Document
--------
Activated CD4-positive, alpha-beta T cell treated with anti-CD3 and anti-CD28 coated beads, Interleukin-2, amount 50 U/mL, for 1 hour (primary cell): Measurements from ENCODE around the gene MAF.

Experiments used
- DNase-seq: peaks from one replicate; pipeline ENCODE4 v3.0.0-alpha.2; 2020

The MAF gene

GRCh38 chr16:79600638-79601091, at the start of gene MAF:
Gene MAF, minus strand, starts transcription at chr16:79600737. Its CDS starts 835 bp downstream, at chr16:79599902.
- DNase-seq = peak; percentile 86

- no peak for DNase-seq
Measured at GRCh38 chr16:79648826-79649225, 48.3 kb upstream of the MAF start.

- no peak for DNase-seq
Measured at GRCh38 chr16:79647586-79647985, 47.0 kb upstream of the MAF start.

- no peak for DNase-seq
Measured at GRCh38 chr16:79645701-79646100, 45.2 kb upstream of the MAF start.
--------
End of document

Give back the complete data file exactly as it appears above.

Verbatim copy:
Activated CD4-positive, alpha-beta T cell treated with anti-CD3 and anti-CD28 coated beads, Interleukin-2, amount 50 U/mL, for 1 hour (primary cell): Measurements from ENCODE around the gene MAF.

Experiments used
- DNase-seq: peaks from one replicate; pipeline ENCODE4 v3.0.0-alpha.2; 2020

The MAF gene

GRCh38 chr16:79600638-79601091, at the start of gene MAF:
Gene MAF, minus strand, starts transcription at chr16:79600737. Its CDS starts 835 bp downstream, at chr16:79599902.
- DNase-seq = peak; percentile 86

- no peak for DNase-seq
Measured at GRCh38 chr16:79648826-79649225, 48.3 kb upstream of the MAF start.

- no peak for DNase-seq
Measured at GRCh38 chr16:79647586-79647985, 47.0 kb upstream of the MAF start.

- no peak for DNase-seq
Measured at GRCh38 chr16:79645701-79646100, 45.2 kb upstream of the MAF start.